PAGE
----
Laser in situ keratomileusis to manage refractive errors after deep anterior lamellar keratoplasty
Banu Torun Acar, MD, Canan A. Utine, MD, MSc, Suphi Acar, MD, Ferda Ciftci, MD
To analyze the visual and refractive outcomes of laser in situ keratomileusis (LASIK) after deep anterior lamellar keratoplasty (DALK) for keratoconus.
Haydarpasa Numune Education and Research Hospital, Ophthalmology Clinic, Istanbul, Turkey.
Patients with compound myopic astigmatism after DALK and a spherical equivalent (SE) between −2.50 diopters (D) and −8.00 D had LASIK as a single-step procedure, correcting the manifest refraction error. The visual and refractive results at 1 month, 3 months, and the last follow-up were compared with preoperative values.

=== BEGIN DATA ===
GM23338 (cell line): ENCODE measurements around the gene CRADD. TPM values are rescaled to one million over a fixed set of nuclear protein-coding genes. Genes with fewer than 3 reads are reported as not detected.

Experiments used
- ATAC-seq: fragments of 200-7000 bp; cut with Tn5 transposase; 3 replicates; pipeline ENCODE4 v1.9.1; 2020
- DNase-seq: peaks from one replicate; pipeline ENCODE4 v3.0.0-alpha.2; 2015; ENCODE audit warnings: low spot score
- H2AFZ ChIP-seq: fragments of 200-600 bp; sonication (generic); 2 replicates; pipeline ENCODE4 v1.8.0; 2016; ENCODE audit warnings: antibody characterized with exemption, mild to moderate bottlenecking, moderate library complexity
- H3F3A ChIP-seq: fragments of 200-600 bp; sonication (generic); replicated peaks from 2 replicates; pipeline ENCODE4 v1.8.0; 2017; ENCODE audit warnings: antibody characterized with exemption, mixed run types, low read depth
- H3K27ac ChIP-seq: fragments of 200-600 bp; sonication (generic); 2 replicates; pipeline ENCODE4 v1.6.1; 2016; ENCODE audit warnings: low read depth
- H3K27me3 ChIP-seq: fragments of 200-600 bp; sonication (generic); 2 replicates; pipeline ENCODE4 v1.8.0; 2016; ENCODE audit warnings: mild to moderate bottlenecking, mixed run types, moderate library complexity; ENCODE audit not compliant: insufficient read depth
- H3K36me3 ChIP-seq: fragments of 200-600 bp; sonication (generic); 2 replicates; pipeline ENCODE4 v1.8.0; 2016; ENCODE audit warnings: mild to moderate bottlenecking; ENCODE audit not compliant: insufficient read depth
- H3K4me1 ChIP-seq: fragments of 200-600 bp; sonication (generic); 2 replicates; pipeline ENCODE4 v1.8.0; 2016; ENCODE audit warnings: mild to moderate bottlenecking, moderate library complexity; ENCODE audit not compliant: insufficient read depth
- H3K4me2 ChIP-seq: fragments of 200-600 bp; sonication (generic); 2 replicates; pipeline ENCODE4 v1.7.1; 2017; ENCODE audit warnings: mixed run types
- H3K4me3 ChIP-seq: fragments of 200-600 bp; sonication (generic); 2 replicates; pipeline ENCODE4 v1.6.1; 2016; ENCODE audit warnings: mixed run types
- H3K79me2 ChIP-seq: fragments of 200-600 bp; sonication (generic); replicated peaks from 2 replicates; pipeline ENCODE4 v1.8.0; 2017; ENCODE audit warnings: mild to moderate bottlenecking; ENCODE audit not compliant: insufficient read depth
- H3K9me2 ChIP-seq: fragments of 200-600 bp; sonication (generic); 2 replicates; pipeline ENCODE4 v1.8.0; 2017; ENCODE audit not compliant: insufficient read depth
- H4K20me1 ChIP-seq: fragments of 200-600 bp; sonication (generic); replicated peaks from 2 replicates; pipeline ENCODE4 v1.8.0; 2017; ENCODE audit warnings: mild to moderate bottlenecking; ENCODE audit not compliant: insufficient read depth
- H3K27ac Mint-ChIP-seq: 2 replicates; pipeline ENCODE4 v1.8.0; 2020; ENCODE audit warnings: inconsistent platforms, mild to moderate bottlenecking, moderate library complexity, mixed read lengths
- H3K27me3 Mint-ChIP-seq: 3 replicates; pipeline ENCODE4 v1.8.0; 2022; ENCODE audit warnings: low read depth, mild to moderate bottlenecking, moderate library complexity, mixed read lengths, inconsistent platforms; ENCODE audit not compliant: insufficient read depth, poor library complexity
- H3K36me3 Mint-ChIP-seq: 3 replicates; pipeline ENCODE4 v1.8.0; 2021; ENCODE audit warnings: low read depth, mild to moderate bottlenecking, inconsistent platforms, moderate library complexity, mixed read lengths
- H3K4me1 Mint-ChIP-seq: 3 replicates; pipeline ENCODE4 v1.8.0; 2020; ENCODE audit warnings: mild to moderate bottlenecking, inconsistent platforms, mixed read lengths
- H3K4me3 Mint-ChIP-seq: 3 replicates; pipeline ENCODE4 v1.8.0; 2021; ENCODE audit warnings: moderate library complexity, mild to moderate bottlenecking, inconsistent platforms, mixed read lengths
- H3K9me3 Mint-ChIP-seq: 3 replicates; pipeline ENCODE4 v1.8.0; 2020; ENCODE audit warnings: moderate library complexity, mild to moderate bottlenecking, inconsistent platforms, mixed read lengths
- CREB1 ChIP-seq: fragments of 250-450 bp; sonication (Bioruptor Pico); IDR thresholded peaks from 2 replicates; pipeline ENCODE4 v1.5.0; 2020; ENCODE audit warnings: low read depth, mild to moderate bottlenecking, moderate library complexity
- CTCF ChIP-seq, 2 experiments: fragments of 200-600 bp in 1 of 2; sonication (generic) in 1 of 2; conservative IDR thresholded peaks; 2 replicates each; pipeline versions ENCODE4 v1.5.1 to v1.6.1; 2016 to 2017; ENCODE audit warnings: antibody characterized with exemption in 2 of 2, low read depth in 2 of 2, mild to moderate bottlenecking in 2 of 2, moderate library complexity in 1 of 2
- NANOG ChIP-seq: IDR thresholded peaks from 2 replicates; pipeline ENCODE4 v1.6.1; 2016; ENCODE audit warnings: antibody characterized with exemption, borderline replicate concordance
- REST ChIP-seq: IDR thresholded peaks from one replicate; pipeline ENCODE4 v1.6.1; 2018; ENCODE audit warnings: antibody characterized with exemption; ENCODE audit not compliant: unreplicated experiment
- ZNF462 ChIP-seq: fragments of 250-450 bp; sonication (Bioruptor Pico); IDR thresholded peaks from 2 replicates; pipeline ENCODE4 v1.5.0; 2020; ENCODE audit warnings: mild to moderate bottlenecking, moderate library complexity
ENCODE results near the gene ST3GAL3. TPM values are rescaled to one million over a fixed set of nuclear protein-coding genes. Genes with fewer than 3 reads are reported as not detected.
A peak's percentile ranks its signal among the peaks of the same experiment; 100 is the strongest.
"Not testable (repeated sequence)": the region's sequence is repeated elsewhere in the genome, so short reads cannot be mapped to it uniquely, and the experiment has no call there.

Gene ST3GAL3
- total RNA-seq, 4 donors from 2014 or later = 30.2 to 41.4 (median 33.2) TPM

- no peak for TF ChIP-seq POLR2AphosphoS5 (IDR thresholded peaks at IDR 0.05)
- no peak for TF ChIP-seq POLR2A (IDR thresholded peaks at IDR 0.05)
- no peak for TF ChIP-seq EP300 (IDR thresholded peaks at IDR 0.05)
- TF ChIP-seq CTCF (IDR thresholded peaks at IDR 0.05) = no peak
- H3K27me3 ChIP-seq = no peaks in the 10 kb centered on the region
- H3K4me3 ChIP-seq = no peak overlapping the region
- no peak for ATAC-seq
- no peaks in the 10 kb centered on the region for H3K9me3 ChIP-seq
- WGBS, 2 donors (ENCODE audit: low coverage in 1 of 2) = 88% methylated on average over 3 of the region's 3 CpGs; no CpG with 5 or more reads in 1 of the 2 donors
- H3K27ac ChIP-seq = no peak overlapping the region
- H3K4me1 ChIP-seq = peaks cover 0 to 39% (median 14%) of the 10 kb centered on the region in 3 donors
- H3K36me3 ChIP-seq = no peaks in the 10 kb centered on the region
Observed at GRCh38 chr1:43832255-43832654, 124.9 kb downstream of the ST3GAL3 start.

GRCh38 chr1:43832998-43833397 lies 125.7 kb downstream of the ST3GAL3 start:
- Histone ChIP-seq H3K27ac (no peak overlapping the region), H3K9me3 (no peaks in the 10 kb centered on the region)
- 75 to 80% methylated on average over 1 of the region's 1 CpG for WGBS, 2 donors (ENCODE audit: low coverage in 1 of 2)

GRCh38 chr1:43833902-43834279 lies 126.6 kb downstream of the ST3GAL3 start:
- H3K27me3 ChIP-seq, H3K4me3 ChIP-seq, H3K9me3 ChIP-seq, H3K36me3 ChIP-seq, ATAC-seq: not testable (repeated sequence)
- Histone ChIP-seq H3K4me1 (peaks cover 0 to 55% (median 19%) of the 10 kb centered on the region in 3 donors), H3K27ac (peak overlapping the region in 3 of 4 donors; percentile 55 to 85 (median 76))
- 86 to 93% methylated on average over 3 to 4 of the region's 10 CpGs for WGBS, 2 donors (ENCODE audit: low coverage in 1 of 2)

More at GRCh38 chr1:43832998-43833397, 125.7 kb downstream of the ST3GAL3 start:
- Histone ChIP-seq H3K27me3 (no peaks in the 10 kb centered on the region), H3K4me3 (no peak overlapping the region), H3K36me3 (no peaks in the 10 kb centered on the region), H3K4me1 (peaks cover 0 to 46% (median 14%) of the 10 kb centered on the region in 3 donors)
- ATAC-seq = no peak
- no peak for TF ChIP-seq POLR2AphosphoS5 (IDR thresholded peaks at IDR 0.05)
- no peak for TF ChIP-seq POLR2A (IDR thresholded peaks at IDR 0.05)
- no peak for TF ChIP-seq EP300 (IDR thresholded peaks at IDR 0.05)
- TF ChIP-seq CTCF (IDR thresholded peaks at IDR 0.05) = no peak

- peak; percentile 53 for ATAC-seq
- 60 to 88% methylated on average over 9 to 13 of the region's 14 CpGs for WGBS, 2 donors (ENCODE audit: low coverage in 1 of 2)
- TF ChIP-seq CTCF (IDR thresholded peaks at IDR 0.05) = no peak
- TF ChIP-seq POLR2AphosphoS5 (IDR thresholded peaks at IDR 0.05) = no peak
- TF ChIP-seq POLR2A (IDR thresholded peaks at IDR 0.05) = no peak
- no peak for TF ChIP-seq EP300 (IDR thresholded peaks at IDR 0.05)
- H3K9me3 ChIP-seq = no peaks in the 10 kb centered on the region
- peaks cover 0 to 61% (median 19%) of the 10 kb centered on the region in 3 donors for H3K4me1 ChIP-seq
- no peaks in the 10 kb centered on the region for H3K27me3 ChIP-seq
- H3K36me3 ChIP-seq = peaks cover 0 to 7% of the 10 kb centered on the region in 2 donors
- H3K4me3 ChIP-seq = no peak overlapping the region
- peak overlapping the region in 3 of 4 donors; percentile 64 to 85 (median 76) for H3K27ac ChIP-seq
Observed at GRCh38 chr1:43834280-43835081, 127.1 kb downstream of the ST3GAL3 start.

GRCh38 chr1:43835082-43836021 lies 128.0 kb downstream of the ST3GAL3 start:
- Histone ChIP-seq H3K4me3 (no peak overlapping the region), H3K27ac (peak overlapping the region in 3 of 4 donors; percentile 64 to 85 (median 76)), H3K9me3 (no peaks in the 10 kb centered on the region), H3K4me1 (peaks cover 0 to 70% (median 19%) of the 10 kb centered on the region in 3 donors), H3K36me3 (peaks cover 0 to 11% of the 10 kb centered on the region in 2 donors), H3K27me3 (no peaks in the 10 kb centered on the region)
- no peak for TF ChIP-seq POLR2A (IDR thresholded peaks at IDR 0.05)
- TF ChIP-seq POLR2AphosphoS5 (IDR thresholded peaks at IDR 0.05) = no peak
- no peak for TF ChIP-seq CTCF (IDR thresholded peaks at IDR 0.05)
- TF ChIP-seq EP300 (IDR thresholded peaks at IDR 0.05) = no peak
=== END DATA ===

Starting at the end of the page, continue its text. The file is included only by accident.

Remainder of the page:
The mean follow-up was 11.17 months ± 3.61 (SD). The mean manifest refraction SE (MRSE) and autorefractometer measurements and the autokeratorefractometer and corneal topography keratometry readings decreased significantly from preoperatively to 1 month postoperatively (P<.01) but did not change significantly thereafter (P>.05). Preoperatively, the mean uncorrected (UDVA) and corrected (CDVA) distance visual acuities were 0.21 ± 0.08 and 0.73 ± 0.08, respectively; postoperatively, the means were 0.73 ± 0.10 and 0.98 ± 0.05, respectively. All eyes achieved a postoperative UDVA better than 0.5. No eye lost CDVA lines. The safety index was 1.34. The mean MRSE was −5.18 ± 1.74 D preoperatively and −1.05 ± 0.64 D postoperatively (P<.01). Postoperatively, 11 eyes (91.67%) were within ±2.00 D of the SE, 8 (6.67%) were within ±1.00 D, and 5 (41.67%) were within ±0.50 D. No complications were encountered.
Treatment of post-DALK keratoconus patients with LASIK to correct manifest refraction error seems to be a viable option.